Handy handbook hits the mark

25 April 2005

Best seller: The cover of the brand new Research Handbook, which is being delivered to the research community at UCT.

They've been hitting desk tops around campus with a resounding thunk.

The new Research Handbook has arrived, thanks to Research and Innovation's research information manager, Christina Pather.

Pather has spent the best part of a year gathering a comprehensive list of information that she has compiled into what appears to be an exhaustive guide for the research fraternity (loud cheers).

The handbook will guide both experienced and inexperienced through the maze of dos and don'ts, how tos and where tos.

"Briefly, the Research Handbook provides information on funding opportunities, as well as on research policies and procedures at UCT," Pather explained.

Although much of the information is available on the UCT website and intranet, the aim of the handbook is to provide researchers with a simple management resource to navigate their way through the various research-related processes.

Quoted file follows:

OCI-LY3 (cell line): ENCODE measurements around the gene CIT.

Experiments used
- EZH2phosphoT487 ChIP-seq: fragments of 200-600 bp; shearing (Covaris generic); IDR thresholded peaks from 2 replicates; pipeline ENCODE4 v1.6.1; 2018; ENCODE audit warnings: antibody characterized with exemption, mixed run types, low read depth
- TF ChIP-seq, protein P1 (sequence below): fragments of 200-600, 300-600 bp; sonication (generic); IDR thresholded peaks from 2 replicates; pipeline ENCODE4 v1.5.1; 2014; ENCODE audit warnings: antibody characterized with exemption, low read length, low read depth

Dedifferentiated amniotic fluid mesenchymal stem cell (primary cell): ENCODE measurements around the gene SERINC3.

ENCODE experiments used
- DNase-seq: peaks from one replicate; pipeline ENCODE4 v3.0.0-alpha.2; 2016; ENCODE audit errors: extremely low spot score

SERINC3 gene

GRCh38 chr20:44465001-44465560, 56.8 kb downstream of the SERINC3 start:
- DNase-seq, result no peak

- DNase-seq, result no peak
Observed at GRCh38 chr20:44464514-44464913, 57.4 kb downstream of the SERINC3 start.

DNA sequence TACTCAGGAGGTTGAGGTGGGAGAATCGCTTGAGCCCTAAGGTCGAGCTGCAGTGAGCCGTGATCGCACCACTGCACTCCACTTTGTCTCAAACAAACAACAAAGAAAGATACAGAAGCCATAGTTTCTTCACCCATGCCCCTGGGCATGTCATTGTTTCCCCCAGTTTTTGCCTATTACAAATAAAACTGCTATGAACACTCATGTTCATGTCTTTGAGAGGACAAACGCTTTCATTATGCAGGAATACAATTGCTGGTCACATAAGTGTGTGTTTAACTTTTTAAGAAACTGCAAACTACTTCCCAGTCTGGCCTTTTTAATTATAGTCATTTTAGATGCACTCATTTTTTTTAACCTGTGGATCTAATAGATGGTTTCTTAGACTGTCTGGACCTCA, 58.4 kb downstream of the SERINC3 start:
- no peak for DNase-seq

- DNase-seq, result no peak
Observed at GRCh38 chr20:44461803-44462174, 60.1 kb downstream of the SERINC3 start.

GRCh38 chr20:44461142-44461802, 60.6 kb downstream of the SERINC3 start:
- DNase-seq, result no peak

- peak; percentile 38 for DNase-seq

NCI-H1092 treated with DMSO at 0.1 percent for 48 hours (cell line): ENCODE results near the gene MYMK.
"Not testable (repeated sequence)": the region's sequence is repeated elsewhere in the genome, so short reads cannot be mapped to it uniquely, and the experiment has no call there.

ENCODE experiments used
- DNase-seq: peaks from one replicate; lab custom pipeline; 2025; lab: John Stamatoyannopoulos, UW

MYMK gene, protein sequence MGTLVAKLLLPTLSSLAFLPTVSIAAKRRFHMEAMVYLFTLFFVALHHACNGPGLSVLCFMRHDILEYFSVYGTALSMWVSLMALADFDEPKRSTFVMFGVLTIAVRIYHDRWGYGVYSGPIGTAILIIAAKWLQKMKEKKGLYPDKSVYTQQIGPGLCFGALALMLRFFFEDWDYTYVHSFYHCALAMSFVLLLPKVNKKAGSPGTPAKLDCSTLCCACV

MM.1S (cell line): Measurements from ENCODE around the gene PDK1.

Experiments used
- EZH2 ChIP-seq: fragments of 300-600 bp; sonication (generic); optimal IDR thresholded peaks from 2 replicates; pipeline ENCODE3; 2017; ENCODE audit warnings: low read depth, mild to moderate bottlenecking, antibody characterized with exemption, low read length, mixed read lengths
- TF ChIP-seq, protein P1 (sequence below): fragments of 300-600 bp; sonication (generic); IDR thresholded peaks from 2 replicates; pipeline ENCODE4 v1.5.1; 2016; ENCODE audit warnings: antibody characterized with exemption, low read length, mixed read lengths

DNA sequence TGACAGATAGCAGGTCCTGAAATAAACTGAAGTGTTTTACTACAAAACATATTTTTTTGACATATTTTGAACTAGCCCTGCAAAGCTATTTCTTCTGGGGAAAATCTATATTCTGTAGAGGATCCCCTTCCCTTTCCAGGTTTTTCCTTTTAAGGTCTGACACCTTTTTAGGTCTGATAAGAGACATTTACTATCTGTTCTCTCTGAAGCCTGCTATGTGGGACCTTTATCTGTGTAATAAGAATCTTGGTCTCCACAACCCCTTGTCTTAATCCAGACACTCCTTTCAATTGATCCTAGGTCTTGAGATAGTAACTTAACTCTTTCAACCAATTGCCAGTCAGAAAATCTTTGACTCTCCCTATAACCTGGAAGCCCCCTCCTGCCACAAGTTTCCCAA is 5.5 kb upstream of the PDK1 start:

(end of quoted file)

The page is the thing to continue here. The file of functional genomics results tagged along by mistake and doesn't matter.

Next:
There are 14 sections, covering everything from research policies and research ethics to fellowships, NRF ratings, information management systems, visiting scholars and research committees. Each chapter is tabbed for easy access. Some promise to be well-thumbed, such as the chapter on research funding.

Because of the nature of its content, it will be updated regularly, page by relevant page, hence the accessible ring-binder format. When a new section arrives, the old one slips out and the new one in.

The handbook is filled with interesting and hard-to-come-by information. For those still trying to figure out whether IRMA will NAPP with CHED on the SETI, there is a long list of common and not so common acronyms up front. (see sidebar on this page).

It also contains an invaluable list of faculty contacts, such as finance managers, research accountants, grant administrators and so on.

The handbook looks at other countries' research experiences, taking examples from Canada, one of the top five countries in research and development, and Australia. There are two local examples, using case studies from Wits and the North-West University.

If you are a permanent, T2 or T3 member of the academic staff, expect one to land on your desk soon.

The handbook is available in electronic format - go to http://web.uct.ac.za/depts/dri/.

Well done to the Department of Research and Innovation!

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